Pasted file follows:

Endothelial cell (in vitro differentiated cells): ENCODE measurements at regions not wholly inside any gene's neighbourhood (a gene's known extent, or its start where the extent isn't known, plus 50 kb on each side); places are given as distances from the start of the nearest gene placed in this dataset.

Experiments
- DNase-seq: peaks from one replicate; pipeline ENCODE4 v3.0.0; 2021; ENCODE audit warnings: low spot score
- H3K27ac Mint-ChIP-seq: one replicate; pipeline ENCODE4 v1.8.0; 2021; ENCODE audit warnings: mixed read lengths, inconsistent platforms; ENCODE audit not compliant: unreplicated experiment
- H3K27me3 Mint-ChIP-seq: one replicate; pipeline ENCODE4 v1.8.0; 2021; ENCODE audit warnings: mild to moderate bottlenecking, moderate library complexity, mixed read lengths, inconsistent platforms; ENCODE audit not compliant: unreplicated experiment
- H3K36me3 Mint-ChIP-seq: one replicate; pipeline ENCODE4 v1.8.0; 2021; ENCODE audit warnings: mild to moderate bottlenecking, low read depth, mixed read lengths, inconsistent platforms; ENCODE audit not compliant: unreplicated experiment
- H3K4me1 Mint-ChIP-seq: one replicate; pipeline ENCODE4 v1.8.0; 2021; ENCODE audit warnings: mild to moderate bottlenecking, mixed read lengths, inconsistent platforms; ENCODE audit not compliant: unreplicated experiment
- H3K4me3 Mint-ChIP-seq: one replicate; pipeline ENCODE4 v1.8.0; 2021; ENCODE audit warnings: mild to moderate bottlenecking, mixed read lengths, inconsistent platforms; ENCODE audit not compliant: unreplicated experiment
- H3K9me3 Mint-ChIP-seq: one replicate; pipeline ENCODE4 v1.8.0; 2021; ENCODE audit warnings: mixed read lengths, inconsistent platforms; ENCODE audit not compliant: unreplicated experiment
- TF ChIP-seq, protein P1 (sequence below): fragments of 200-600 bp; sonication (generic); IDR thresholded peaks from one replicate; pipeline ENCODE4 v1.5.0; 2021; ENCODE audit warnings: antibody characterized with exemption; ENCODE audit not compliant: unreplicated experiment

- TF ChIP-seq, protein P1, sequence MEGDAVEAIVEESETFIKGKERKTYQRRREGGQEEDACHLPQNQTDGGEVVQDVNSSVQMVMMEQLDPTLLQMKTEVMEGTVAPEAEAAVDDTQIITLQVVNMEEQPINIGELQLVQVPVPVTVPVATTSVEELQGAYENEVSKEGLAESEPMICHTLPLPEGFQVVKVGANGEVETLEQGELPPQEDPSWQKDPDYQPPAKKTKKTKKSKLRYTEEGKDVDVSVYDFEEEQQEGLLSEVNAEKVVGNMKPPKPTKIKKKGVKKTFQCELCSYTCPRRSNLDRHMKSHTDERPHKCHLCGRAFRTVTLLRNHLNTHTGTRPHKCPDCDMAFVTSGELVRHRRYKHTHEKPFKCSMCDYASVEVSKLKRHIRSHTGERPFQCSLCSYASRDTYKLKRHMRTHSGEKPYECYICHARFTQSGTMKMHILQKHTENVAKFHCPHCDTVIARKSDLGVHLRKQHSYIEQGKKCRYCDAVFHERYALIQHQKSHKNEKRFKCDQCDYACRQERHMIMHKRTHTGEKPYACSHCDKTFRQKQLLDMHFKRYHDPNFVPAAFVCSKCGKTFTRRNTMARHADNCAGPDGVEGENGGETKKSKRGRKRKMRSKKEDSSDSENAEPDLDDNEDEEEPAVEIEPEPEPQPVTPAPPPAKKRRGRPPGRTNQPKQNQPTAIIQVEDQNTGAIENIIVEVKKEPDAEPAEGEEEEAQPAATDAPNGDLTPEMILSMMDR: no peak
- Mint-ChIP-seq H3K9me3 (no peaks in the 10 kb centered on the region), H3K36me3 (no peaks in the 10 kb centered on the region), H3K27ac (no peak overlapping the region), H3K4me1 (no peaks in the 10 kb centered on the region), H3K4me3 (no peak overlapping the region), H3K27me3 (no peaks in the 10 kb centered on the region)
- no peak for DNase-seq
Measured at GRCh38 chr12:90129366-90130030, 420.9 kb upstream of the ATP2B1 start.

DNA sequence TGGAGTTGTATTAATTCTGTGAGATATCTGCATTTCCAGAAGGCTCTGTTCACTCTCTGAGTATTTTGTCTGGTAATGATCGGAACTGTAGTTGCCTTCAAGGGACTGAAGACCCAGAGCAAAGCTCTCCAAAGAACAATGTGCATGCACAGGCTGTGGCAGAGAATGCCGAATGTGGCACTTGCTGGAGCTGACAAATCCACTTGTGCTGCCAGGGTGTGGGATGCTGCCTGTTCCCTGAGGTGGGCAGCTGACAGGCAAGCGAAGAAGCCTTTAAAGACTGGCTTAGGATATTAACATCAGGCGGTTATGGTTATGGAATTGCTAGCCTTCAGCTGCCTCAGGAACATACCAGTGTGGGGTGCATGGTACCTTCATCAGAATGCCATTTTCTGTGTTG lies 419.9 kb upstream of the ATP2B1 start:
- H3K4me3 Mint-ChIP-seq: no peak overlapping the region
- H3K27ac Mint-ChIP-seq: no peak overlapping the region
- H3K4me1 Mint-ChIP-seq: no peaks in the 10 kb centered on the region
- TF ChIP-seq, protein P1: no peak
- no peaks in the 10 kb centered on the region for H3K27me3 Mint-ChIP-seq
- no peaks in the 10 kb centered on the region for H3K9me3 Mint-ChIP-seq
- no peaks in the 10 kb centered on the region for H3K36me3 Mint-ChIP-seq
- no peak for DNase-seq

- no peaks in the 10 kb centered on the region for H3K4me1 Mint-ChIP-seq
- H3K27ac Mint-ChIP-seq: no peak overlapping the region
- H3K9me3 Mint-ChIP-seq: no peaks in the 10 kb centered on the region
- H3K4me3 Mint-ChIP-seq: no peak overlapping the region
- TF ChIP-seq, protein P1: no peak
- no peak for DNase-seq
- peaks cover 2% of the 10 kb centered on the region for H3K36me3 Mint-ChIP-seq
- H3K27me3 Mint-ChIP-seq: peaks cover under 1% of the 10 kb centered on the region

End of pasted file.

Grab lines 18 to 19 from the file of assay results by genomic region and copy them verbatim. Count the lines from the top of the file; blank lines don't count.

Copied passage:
- H3K4me1 Mint-ChIP-seq: no peaks in the 10 kb centered on the region
- TF ChIP-seq, protein P1: no peak